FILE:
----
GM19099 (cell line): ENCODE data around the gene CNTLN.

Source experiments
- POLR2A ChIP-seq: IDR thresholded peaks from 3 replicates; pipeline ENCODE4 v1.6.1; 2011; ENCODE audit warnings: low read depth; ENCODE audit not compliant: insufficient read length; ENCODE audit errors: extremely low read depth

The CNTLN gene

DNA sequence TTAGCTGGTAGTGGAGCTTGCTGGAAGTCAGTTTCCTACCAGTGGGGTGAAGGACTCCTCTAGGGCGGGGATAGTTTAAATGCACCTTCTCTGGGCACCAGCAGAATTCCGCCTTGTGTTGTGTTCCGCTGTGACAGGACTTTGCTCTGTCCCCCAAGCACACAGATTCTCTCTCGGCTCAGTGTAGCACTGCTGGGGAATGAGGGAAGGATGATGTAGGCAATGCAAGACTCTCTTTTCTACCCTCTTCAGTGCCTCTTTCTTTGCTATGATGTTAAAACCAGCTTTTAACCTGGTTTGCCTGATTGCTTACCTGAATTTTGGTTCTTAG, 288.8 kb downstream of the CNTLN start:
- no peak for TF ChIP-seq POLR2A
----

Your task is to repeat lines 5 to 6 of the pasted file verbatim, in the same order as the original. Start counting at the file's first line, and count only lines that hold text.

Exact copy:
DNA sequence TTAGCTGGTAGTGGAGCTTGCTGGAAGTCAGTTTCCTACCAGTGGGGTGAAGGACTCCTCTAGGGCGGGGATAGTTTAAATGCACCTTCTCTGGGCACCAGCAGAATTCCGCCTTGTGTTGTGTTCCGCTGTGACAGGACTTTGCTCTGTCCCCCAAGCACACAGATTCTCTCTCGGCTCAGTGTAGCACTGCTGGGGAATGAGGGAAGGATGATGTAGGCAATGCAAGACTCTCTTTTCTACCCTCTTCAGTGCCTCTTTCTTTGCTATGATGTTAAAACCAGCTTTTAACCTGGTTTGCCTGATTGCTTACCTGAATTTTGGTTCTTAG, 288.8 kb downstream of the CNTLN start:
- no peak for TF ChIP-seq POLR2A